Neonatal bullous mastocytosis

Naik Piyu Parth

Department of Dermatology, Saudi German Hospital and Clinics, Opposite of Burj Al Arab, Dubai, United Arab Emirates.

Corresponding author: Naik Piyu Parth, MD

How to cite this article: Parth NP. Neonatal bullous mastocytosis. Our Dermatol Online. 2021;12(e):e65.

Submission: 08.02.2021; Acceptance: 15.06.2021



I am reporting a 17-day old female neonate attended in an emergency with a history of generalized multiple bullous lesions all over the body with spontaneous ruptures of these bullous lesions resulting in erosions and healing with dark pigmentations. Provisional clinical diagnoses were bullous mastocytosis or congenital syphilis. Hematological investigations were against the diagnosis of congenital syphilis. The skin lesion’s biopsy with an array of histopathological staining and immunohistochemical typing confirmed the diagnosis of diffuse cutaneous erythrodermic mastocytosis. The attending clinician should know the process of evoking bullous mastocytosis in front of pruritic blisters associated with dermographism. Enlarged bullous form of the disease should be considered an emergency and dealt with urgency.

Key words: Bullous mastocytosis; Bullous dermatoses; Neonatal skin bullae; Pediatric dermatoses; Neonatal dermatoses


Mastocytosis is characterized by abnormal mast cell proliferation and accumulation within various organs, most commonly the skin [1]. Though mastocytosis is a rare entity, the majority of cases are in the pediatric age group. Children account for two-thirds of the caseload world-wide—dermatological manifestations, either in pigmentary urticaria or mastocytoma form, present in 90 % of cases. Diffuse mastocytosis has an incidence of just less than 10 % among pediatric cases, with the highest frequency of bullous form in the majority of cases [2].


A 17 days old Asian female neonate was referred to the emergency department for a history of multiple fluid-filled lesions all over the body since birth with spontaneous rupture of these lesions over the next few days resulting in erosions and healing with dark pigmentations.

Neonate was born by full-term vaginal delivery, and parents were in a non-consanguineous marriage. The mother also gave a jaundice history from the 3rd day of her life and denied any genital lesions or rash in herself.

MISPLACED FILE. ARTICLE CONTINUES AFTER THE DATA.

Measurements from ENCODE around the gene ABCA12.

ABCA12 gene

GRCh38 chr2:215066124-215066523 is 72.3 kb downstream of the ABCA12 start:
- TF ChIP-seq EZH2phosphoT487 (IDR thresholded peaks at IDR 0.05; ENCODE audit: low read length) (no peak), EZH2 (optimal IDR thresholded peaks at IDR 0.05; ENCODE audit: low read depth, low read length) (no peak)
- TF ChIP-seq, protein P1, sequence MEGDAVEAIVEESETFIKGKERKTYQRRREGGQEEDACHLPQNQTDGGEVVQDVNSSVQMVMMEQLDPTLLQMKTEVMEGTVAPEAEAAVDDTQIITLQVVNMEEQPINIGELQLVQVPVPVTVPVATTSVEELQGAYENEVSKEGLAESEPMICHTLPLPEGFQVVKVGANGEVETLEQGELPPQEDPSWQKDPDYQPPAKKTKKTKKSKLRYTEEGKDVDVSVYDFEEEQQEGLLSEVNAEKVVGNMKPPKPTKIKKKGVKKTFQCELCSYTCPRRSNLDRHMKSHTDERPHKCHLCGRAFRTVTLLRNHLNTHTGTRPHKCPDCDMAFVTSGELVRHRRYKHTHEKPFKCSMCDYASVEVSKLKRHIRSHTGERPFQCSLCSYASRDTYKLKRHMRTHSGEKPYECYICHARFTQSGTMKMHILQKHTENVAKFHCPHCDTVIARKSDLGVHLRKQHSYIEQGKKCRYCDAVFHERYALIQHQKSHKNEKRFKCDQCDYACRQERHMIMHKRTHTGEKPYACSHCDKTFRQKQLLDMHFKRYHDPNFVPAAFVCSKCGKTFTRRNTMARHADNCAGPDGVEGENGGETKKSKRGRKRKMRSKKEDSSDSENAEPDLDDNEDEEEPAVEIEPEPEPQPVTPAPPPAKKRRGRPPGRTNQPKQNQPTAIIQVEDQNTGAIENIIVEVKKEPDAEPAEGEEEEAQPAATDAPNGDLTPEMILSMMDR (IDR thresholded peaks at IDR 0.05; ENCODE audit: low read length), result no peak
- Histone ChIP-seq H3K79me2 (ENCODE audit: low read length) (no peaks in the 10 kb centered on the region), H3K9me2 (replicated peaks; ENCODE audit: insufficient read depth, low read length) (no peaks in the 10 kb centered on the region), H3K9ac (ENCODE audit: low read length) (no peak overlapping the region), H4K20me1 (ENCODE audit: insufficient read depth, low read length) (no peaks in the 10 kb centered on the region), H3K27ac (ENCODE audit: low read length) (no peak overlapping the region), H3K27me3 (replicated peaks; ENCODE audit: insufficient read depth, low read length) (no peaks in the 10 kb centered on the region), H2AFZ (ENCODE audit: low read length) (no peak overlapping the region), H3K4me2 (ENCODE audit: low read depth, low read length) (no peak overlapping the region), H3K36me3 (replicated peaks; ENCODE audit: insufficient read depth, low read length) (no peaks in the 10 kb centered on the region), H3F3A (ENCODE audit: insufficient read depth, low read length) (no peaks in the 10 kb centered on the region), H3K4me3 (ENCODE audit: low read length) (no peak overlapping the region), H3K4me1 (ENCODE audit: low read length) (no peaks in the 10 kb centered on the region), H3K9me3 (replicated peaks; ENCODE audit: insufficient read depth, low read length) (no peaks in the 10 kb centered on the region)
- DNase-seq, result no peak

The neonate was quite irritable on general examination, and icterus was identified in the sclera, while no lymphadenopathy or hepatosplenomegaly was seen. Dermatological examination showed generalized bilateral asymmetrical, polymorphic erosions along with erythematous plaques and hyperpigmentation patches in varying stages. Darier’s sign and Nikolskys signs were negative (Figs. 1a – 1c).

Figure 1: (a) Erythematous plaques with hyperpigmentation seen over face and right upper limb (b) Erythematous plaques with hyperpigmentation seen over the entire back, (c) Erythematous plaques with hyperpigmentation seen over chest, abdomen, genital region and thighs.

Mucous membranes, palmar regions and planter regions were free of disease. Differentials for provisional diagnosis were bullous mastocytosis and congenital syphilis. Hematological investigations were advised, which showed complete blood count in a normal range and negative serum VDRL for mother and neonate. Precautionary Ultrasonography of the abdomen of the neonate was also normal. Though hematological investigations were against the diagnosis of congenital syphilis and bullous mastocytosis was the most likely diagnosis, a cutaneous biopsy from a few of these skin lesions was done.

After Hematoxylin, Giemsa and Toluidine blue staining, histopathological findings showed epidermolysis with perivascular mononuclear infiltrates with multiple areas of mast cells in the superficial dermis (Figs. 2a – 2d).

Figure 2: (a) Histopathological findings of cutaneous biopsy after hematoxylin staining showed epidermolysis with perivascular cell infiltrates (magnification 100X). (b) Histopathological findings of cutaneous biopsy after hematoxylin staining showed epidermolysis with perivascular cell infiltrates (magnification 200X). (cd) Histopathological findings of cutaneous biopsy after Giemsa and Toluidine blue staining showed granules in the cytoplasm of mast cells (magnification 100X for left and 300X for right image).

The consulting pathologist advised immunohistochemical typing (IHC) to reach for the histopathological diagnosis, which ultimately was positive for CD117 marker (Fig. 3).

Figure 3: Immunohistochemical typing mast cells were positive for CD117: mastocytosis.

The pathologist stated mastocytosis as a diagnosis; hence the final diagnosis of diffuse cutaneous erythrodermic mastocytosis was made. C-kit receptor mutation was positive on further evaluation and was identified as a primary culprit for pathogenesis. No systemic sign was seen, which ruled out the systemic involvement in this case. Serum tryptase value was elevated 25 ng/mL.

The patient was put on systemic Betamethasone therapy with a daily dose of 1mg/kg/day. Ketotifen 0.06 mg/kg was also given for one week as a mast cell stabilizer and antihistaminic properties. Taping of steroid was performed over four weeks without any observed side-effect. Reduction in erythematous areas and hyperpigmentation was observed in a follow-up visit after two weeks. Parents also stated a significant reduction in irritability during a follow-up consultation. Parents were educated on avoiding any allergic stimuli in the future and using betamethasone syrup, epinephrine autoinjector if any emergency related to the same diagnosis arises subsequently. Informed parents’ consent was taken for the case report in the follow-up visit.


Mast cells emerge from the bone marrow and possess several mediators having many repercussions in many body organs [3]. Generally, mastocytosis presents before the age of 2 years, but neonatal cases are exceedingly rare [4]. Rarity in neonates makes this case presentable as dermatologists and pediatricians do not think as a differential in the initial days of life. Mutation in the c-Kit receptor is the etiology behind the disease present in most children. (Fig. 4) Autosomal dominant transmission with variable penetrance has been observed rarely [5].

Figure 4: Etiopathogenesis of bullous mastocytosis.